This afternoon B-D writer Tex sent in his latest review of NBC’s Fear Itself (all reviews), which continues every Thursday at 10/9C. Inside you’ll find a review of Darren Lynn Bousman’s “New Year’s Day.” In the episode, a young woman wakes up in a post-apocalyptic world overrun by horrifying zombies.
After a week of hiatus, NBC’s fledgling genre series FEAR ITSELF returns with what promises to be one of the most anticipated episodes of the inaugural season, REPO Director Darren Lynn Bousman’s NEW YEAR’S DAY—a post-apocalyptic zombie thriller scripted by 30 DAYS OF NIGHT guru Steve Niles’ from a short story by Paul Kane. NEW YEAR’S DAY is one of only a handful of episodes this season that doesn’t sport alumni from Showtime’s defunct MASTERS OF HORROR series. But with Bousman’s successful track record and Niles cult following can the episode live up to the hype? The answer is…most of the time.
Helen (Briana Evigan) has just awoken on a New Year’s Day to remember—if only she could remember the night before. It seems that Helen had a little too much merriment at last night’s “End of the World” New Year’s Eve party. And what a prophetic party it must have been, because outside Helen’s window it appears that that time has come. After an explosion at Compton Chemical unleashes an unexplained toxin, the dead are returning to life and wreaking havoc all over the city. Once she discovers her roommate Eddie (Niall Matter—doing his best Darren Bousman impersonation) and all of her neighbors are among the victims, Helen bolts out into the anarchic morning in a desperate attempt to reach her boyfriend James’ apartment.
This week’s episode is the first one that really captures the feel of a full-blown feature film for a television audience. A great deal of that success comes from the stark cinematography (courtesy of John Spooner) and the jump-cut editing (by Marshall Harvey). But, as both Spooner and Harvey have prior FEAR ITSELF credentials (FAMILY MAN and EATER respectively) the onus for the episodes ultimate feel must be placed on Bousman. In fact, NEW YEAR’S DAY contains all the gritty, grimy, desaturated lighting and whip-pans that you’d expect to see from the man who helmed most of the SAW franchise. But, despite the grandiose look of the film, the production is saddled with one major problem.
This episode is about a journey. The journey that Helen takes through a war-torn cityscape in search of the man she loves. That journey is paralleled by the one that Helen’s mind takes as it pieces together the events of the night before. The closer Helen moves toward the end of her physical journey the more complete the past picture becomes. The problem here doesn’t exist in the stories that are unfolding—both are interesting in their own way. The problem lies in the fact that the immediate story is urgent and frantic, with bodies and blood and the kind of post-28 DAYS LATER electricity that has been powering the new zombie revolution. The other story is necessary in order to provide the viewers a complete character arc and to qualify the ending of the film. But that story is plodding and it keeps breaking up the action. Couple those constant breaks in the momentum with the commercial breaks necessitated by the network and what you’re left with is a film that keeps stopping itself just as it’s getting good. These elements only start to come together at the very end of the film, working in unison to propel the plot forward. And the reason it starts to work at the end is because the clips are kept much shorter and come in a more rapid succession, keeping barreling along toward the conclusion. The pacing—as it exists right now—is fine for a feature-length production that can pad out its running time for an hour and a half. But, with only 45-minutes to spare and commercials breaking the whole mess up NEW YEAR’S DAY could have sustained a much higher level of intensity for a much greater span of the story then it currently exhibits. As it stands right now, this episode seems to be the one that’s suffering most from its “stay tuned for a word from our sponsors” primetime fate.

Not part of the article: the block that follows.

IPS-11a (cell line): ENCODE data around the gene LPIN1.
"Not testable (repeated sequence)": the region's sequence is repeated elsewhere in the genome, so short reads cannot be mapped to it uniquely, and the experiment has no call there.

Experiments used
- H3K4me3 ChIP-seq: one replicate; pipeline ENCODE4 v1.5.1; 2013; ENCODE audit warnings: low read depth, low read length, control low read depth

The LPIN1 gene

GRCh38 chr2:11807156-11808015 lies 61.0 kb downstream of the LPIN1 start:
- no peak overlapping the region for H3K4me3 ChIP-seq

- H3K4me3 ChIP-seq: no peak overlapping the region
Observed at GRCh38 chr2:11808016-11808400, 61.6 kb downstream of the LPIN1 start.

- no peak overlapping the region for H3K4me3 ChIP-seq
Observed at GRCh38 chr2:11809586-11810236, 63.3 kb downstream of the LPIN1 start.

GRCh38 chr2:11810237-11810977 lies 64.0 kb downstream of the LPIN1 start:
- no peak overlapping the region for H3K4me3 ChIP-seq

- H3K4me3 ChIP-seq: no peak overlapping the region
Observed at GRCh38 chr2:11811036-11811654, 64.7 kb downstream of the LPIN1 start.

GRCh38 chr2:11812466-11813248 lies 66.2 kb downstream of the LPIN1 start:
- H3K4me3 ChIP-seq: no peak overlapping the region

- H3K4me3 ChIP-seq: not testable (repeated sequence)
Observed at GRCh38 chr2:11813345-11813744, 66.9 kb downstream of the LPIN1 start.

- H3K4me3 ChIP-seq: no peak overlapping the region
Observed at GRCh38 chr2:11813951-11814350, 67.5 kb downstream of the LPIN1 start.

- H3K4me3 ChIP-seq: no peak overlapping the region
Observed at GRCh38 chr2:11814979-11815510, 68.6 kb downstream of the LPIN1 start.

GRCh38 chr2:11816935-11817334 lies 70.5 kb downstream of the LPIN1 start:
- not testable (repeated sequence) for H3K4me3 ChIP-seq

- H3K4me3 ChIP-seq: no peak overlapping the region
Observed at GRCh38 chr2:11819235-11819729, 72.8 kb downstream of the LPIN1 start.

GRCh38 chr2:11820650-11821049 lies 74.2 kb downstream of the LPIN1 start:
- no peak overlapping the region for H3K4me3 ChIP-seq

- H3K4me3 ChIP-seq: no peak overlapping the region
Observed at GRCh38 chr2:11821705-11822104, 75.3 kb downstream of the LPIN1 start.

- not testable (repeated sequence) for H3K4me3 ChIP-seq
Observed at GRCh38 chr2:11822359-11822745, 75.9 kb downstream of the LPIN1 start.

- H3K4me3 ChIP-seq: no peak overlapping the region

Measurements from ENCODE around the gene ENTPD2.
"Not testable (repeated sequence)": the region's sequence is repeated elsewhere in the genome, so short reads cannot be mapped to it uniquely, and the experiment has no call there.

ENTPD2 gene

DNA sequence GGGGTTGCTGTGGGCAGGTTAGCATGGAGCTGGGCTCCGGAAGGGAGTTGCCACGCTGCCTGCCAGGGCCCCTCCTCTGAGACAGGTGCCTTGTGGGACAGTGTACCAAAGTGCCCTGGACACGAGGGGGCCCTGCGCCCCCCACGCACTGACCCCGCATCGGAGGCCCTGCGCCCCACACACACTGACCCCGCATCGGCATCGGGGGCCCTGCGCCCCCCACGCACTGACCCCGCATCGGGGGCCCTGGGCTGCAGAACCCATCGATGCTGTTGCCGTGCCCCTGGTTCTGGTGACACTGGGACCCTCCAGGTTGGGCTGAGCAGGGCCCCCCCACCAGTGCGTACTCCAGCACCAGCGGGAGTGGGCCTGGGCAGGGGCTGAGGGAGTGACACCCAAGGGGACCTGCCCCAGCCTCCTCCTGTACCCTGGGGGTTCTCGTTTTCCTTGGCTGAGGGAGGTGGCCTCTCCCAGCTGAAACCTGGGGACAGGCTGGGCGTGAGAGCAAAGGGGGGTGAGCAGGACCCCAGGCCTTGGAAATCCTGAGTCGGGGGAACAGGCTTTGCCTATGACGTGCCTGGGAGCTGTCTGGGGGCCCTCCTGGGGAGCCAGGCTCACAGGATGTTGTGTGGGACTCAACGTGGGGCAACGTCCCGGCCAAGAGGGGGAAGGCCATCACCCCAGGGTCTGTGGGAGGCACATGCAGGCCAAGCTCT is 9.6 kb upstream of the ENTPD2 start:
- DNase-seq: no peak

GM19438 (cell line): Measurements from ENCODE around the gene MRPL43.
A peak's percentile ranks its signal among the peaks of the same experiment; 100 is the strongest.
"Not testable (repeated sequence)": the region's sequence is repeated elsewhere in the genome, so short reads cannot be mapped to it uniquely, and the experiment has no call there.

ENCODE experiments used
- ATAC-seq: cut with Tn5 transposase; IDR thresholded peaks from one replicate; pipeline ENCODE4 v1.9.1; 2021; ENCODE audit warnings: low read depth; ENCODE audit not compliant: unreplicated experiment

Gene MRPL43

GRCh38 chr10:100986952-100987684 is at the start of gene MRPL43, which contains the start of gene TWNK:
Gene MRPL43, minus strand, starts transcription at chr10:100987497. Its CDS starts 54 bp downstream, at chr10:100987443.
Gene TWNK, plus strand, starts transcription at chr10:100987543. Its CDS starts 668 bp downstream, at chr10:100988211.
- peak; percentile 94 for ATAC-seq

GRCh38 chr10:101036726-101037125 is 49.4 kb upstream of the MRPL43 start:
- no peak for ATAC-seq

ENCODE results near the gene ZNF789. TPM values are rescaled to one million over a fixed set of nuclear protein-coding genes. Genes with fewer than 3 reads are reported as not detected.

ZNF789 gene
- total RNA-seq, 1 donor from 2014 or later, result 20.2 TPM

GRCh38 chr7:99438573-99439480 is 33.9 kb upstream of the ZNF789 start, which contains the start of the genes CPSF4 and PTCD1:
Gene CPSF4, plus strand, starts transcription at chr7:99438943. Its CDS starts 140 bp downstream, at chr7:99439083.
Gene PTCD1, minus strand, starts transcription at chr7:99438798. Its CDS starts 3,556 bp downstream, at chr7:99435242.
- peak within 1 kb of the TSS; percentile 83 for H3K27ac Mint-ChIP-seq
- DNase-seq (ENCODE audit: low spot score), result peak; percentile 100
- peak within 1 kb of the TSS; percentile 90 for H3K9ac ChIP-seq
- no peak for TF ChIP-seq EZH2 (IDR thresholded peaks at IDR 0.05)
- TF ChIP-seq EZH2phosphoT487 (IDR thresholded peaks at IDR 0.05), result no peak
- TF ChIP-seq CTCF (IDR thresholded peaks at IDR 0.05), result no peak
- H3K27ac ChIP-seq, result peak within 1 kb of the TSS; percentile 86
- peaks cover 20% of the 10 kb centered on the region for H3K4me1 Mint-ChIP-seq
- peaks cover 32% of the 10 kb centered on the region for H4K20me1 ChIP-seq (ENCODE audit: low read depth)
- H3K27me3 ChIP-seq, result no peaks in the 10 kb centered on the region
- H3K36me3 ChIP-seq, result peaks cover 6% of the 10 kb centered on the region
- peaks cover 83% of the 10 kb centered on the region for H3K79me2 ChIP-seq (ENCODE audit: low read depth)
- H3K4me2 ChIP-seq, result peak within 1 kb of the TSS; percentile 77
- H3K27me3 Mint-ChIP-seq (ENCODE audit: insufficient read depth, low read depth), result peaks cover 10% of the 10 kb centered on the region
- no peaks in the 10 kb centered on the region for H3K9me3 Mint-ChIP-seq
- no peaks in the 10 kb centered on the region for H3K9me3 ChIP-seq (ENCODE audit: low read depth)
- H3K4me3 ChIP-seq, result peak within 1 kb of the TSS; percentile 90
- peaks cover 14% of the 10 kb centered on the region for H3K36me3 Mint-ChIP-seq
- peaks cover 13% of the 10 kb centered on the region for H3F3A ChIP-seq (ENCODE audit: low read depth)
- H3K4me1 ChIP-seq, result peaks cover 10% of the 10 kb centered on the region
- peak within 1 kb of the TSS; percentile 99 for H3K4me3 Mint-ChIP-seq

Still, with the exception of the uneven pacing and an impossible to justify appearance by one of the zombies in the final moments of the film, NEW YEAR’S DAY offers a respectable ending with a nice twist, a solid performance from its lead actress, and an interesting new idea to consider adding to the lexicon of zombie lore. With that in mind, NEW YEAR’S DAY is definitely one of the better episodes of this season and one that I hope—and partially suspect—will play better when it makes its way to DVD.